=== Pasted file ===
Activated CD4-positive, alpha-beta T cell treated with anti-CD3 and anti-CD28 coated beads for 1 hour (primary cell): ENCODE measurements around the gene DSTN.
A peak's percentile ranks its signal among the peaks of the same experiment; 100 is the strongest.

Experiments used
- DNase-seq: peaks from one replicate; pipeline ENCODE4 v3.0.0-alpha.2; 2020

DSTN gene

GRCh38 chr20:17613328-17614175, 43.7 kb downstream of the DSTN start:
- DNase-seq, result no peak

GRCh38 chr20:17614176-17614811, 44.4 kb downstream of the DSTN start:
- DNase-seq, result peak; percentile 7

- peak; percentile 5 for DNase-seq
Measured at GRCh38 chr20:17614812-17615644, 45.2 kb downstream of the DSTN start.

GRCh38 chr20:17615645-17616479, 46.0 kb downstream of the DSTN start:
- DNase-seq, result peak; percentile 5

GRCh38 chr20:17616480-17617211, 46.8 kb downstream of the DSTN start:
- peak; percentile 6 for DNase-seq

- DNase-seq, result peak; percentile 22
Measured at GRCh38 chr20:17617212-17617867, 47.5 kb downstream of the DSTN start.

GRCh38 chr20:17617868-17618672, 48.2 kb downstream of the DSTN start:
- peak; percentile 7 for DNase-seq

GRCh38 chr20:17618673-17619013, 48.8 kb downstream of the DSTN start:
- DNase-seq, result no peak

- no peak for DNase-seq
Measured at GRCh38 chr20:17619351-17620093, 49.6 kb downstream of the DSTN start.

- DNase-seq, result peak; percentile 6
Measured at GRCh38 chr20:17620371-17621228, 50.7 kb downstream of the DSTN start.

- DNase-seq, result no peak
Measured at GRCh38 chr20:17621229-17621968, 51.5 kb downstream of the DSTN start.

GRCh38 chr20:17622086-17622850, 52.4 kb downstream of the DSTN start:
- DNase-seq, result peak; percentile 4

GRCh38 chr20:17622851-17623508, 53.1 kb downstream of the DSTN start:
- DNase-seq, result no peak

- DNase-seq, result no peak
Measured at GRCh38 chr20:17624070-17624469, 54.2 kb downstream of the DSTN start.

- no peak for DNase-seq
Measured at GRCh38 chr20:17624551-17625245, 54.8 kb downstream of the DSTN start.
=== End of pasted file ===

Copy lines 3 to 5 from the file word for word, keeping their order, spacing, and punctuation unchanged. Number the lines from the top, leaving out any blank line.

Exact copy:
Experiments used
- DNase-seq: peaks from one replicate; pipeline ENCODE4 v3.0.0-alpha.2; 2020

DSTN gene